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Wisdom and nonsense

Since God in his wisdom saw to it that the world would never find him through human wisdom, he has used our foolish preaching to save all who believe. — 1 Corinthians 1:21

When man needs insight into life’s mysteries, it is understandable that he often turns to great minds in the search for answers. Occasionally he gets help, but more often than not his confusion is compounded and his dismay deepened.

One of the great minds of the 20th century belonged to Lord Bertrand Russell, a philosopher. He wrote,

Man is the product of causes which had no prevision [foresight] of the end they were achieving… His origin, his growth, his hopes and fears, his loves and his beliefs, are but the outcome of accidental collocations of atoms… No fire, no heroism, no intensity of thought and feeling, can preserve an individual life beyond the grave… All these things, if not quite beyond dispute, are yet so nearly certain that no philosophy that rejects them can hope to stand.

How could the brilliant Lord Russell be so sure that no individual life can be preserved beyond the grave? He did not explain. Of course not—he could not!

Such information does not belong to the philosopher. It belongs to the one who inhabits eternity and who reveals His truth to man in Christ. In fact, philosophers who ignore the gospel need to heed the Word of the Lord, which actually reveals what they cannot know on the basis of unaided human reason. As Paul wrote, “God has made them all look foolish and has shown their wisdom to be useless nonsense” (1 Corinthians 1:20).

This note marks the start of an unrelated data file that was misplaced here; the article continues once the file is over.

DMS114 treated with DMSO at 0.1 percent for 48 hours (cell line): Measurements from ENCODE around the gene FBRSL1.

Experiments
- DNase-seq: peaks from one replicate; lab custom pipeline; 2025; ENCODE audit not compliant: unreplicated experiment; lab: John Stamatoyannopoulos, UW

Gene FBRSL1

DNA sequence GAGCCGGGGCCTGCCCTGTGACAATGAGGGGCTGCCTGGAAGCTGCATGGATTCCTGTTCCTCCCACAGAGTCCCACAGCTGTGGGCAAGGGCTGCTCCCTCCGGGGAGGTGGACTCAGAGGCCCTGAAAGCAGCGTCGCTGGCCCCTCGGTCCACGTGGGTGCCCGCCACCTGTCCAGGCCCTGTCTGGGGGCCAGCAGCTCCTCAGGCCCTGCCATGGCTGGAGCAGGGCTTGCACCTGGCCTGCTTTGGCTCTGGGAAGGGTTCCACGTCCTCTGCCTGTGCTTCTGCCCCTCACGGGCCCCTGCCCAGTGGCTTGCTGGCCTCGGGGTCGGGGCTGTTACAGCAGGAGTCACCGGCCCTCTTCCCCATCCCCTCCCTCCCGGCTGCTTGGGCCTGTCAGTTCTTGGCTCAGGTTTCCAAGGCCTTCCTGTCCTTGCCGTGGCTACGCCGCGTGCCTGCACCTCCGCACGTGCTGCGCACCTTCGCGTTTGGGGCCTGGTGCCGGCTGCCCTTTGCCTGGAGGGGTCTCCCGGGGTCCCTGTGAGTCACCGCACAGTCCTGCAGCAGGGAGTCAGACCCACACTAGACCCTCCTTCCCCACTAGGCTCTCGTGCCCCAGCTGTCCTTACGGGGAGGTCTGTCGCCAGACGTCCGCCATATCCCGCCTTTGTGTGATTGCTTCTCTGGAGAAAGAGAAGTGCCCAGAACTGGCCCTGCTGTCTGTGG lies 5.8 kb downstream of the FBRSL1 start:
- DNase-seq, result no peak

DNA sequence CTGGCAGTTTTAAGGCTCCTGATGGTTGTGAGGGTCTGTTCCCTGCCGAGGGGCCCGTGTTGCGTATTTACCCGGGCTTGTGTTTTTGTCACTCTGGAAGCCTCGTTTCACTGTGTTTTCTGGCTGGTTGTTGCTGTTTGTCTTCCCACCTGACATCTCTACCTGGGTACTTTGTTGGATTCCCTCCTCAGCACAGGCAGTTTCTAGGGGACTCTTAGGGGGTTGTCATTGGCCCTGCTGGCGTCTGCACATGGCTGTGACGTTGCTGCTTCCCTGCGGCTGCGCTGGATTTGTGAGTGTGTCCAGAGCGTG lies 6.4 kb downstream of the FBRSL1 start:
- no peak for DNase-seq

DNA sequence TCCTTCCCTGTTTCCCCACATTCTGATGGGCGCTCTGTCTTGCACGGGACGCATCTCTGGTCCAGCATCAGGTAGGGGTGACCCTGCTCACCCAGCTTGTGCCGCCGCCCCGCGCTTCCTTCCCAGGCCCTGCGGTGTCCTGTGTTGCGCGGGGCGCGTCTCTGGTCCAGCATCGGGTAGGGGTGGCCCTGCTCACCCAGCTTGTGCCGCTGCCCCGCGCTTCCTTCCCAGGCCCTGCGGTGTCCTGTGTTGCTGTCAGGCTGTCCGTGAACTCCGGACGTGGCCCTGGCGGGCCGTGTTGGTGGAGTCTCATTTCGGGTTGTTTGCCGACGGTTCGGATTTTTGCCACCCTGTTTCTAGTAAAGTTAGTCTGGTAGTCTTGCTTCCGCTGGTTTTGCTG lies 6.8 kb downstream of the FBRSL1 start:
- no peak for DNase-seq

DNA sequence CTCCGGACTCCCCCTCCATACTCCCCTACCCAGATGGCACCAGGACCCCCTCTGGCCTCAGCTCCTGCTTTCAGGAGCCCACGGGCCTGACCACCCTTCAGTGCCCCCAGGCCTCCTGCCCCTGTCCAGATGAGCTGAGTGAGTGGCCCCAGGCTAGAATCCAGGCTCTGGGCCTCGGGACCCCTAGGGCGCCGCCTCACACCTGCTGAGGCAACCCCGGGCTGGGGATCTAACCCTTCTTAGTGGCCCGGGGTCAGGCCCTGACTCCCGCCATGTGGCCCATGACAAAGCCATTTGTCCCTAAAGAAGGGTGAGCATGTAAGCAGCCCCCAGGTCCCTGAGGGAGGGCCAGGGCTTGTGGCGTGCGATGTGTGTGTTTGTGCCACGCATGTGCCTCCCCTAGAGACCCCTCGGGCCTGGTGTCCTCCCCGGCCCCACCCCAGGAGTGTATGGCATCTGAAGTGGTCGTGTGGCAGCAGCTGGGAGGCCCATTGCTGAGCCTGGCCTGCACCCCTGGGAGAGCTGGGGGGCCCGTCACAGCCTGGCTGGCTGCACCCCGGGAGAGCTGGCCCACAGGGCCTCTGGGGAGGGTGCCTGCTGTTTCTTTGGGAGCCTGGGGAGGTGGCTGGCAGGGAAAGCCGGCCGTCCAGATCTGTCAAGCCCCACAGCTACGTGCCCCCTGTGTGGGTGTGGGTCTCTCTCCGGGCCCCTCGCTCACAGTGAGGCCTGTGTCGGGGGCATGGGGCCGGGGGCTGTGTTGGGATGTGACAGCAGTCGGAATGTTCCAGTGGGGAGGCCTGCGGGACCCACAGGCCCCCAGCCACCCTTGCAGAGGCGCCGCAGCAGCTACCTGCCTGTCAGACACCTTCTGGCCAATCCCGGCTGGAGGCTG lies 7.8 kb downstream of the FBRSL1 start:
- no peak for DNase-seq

It was kind of God to determine “that the world would never find him through human reason” (1:21), because that would have given the genius an advantage and put the ordinary man in an unfair position. A heaven populated exclusively by the brilliant was not part of the divine plan. On the contrary, in order that all might be blessed, God determined to use “foolish preaching to save all who believe” (1:21). Everybody, whether brilliant or backward, is capable of believing.

Of course, it is not simply believing that brings salvation. A man can fervently believe lies and sincerely trust error. Salvation comes through believing the message “that Christ was crucified” (1:23) and that “he is the one who made us acceptable to God,” who can make us “pure and holy” and is able through His death and resurrection to “purchase our freedom” (1:30). It is faith in Christ and His work that introduces us into the eternal blessings that God has in store.

Bertrand Russell offers this tidbit of advice: “Only on the firm foundation of unyielding despair can the soul’s habitation henceforth be safely built.”

Christ offers the assurance of eternal salvation. Who do you believe? Think about it!

For further study: 1 Corinthians 1:18-31

Content taken from The One Year Book of Devotions for Men by Stuart Briscoe. Copyright ©2000. Used by permission of Tyndale House Publishers. All rights reserved.